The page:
Search America's historic newspaper pages from 1789-1922 or use the U.S. Newspaper Directory to find information about American newspapers published between 1690-present. Chronicling America is sponsored jointly by the
National Endowment for the Humanities and the Library of Congress. external link Learn more
Image provided by: University of Illinois at Urbana-Champaign Library, Urbana, IL
Newspaper Page Text
Eastland was largely an advertising
scheme for the Western Electric Co.
A big parade was to be held and the
firm wanted to make a good show
ing, for moving pictures would be
taken of the affair and circulated
all over the world.
2. The Western Electric Co., di
rectly or indirectly through its offi
cials, forced the workers to go. Many
of them say they feared loss of their
jobs if they refused to make the trip.
3. The big electric concern partici
pated in the profits, in one way or
another, that were made from the
hundreds who came to their death in
the river slime.
Upon his ability to prove these al
legations House rests his damage
suits against the corporation. He
says he has talked with enowgh sur
vivors of the disaster to do so easily.
Other big business firms who must
defend themselves in court are:
The Chicago Railways Co., be
cause it is accused of putting piles in
the river bed where the Eastland
McGovern & Co., because it is said
to have dumped refuse into the river
bed at this point while building the
La Salle street tunnel for the rail
The Dunham Towing & Wrecking
Co., because its tug was pulling the
Eastland when it capsized.
The Indiana Transportation Co.,
because it rented the Eastland for
the picnic and loaded it with a hu
man cargo, although the boat had a
reputation as a cranky one.
The sanitary district because the
water level was supposed to have
been allowed to become low, caus
ing Eastland to rest on the bottom.
The 83 suits filed yesterday make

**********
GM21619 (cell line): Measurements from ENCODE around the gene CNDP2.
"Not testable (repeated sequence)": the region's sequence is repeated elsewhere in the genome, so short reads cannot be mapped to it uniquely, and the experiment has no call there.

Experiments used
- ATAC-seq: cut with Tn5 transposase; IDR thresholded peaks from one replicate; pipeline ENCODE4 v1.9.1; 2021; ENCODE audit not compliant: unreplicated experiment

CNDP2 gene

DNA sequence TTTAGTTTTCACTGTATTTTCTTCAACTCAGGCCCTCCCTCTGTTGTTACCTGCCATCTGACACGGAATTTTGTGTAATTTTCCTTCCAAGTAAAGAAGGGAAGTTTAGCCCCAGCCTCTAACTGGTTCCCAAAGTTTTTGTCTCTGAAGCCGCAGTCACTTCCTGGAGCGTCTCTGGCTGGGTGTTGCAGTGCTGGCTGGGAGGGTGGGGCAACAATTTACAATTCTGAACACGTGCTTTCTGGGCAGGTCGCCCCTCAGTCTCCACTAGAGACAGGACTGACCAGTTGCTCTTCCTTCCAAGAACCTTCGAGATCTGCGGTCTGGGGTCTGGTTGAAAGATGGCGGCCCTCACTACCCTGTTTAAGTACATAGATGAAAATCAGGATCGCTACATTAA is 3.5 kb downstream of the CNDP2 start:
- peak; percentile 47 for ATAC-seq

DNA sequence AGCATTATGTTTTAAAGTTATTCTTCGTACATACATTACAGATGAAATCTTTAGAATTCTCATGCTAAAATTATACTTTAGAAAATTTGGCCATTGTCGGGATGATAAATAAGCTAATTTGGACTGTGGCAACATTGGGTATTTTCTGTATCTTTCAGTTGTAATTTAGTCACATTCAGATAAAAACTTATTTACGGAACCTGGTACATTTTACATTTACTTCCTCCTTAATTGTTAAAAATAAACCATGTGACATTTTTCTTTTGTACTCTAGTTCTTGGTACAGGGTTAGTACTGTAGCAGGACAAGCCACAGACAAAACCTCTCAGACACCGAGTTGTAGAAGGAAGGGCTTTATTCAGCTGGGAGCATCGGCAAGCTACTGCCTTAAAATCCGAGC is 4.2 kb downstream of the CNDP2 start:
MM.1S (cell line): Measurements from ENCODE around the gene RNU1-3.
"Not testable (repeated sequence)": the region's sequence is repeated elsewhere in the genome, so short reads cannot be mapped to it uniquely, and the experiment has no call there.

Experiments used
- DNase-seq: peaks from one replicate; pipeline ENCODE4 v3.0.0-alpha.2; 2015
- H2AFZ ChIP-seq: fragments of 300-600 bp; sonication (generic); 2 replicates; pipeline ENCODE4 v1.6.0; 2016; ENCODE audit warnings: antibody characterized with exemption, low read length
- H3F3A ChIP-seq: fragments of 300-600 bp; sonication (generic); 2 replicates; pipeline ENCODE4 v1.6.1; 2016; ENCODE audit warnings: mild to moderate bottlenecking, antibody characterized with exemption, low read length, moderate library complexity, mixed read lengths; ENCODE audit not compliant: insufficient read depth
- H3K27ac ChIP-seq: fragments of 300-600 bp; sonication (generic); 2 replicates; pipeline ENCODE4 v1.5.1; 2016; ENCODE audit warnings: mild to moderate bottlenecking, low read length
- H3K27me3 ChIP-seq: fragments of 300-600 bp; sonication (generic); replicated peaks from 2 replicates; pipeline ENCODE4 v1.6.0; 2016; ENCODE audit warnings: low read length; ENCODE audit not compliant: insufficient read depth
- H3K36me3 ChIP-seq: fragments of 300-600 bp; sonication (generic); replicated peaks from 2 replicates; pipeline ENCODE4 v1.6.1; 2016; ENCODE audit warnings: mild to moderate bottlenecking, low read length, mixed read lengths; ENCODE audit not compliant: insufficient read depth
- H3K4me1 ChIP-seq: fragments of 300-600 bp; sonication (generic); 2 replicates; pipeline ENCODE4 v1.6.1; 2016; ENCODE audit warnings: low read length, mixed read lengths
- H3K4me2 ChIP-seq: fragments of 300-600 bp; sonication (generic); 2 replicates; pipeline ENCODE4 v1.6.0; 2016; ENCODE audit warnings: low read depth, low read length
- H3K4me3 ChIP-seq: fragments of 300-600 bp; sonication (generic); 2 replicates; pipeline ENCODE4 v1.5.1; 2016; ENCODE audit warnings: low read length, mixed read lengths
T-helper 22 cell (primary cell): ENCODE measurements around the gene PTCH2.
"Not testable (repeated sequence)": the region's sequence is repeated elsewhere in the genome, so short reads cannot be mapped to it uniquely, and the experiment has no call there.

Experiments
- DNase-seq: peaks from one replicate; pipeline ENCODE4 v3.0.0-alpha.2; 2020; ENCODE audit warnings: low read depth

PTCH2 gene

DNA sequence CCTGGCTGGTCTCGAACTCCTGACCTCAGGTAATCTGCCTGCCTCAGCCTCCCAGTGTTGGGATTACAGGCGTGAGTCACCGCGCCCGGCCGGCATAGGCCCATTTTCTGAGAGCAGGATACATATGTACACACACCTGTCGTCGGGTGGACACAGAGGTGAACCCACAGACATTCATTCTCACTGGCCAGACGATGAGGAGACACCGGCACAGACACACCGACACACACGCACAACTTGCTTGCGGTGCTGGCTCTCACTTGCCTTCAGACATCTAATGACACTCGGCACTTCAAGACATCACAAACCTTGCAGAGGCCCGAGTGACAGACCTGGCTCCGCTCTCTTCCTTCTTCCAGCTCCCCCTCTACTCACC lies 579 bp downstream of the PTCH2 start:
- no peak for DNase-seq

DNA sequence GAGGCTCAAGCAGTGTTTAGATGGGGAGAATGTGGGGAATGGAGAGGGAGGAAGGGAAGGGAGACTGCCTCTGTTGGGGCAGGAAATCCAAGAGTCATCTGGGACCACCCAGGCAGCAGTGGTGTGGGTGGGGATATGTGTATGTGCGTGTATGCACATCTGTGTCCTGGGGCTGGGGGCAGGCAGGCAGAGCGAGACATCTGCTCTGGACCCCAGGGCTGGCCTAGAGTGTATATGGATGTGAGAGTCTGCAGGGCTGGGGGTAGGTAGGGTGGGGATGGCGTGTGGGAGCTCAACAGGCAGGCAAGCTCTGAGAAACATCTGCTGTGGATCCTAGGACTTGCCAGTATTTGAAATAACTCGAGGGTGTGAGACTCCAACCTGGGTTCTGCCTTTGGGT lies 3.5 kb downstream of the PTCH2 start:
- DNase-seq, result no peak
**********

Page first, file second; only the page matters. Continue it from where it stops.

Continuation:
a total of over a hundred filed in the
Eastland case; many more are ex
pected before the year limit time for
filing is up, on July 24, anniversary
of the disaster.
CONGRESSMAN HAY JUDGE OF
U. S. COURT OF CLAIMS
Washington, July 15. President
Wilson today nominated Congress
man James Hay of Madison, Va., to
be a judge on the U. S. court of
Congressman Hay, veteran mem
ber of the house, is chairman of the
military committee whose much
criticised federalized militia bill fur
nished the framework for the pres
ent army reorganization plan. Ac
ceptance of the position and his re
tirement from congress are expected
to be announced at once.
Chicago band gives concert at
Grant park tonight
GERMANS FORCED BACK SLOW
UP BRITISH ADVANCE
London. Germans at one point
have been forced back to the third
line of their defense under British
pressure, four miles behind their
Heavy German counter-attacks
slowed up the momentum of British
advance in desperate fighting on the
Ovillers-Longueval front last night
British encountered most stubborn
resistance after breaking through
the German second line, and were
met by steady sheets of machine gun
fire in the district north of Longue
val. Notwithstanding this deter
mined opposition the British troops
continued tp consolidate their posi
tion and break down small German
positions in fighting that continued
well into the night.
Special dispatches from Paris this
afternoon reported that the Germans
have retired on the French front ad
joining the British, to the Guille-mont-Albert-Combles
Berlin, via Wireless to Sayville.
Italian destroyer of the Indomite
type was sunk last Monday afternoon
by Austrian submarine.
Berlin. "Despite severe losses, the
British succeeded in penetrating our
lines between Posieres and Langue
val, gaining ground and occupying
the Trones wood," said an official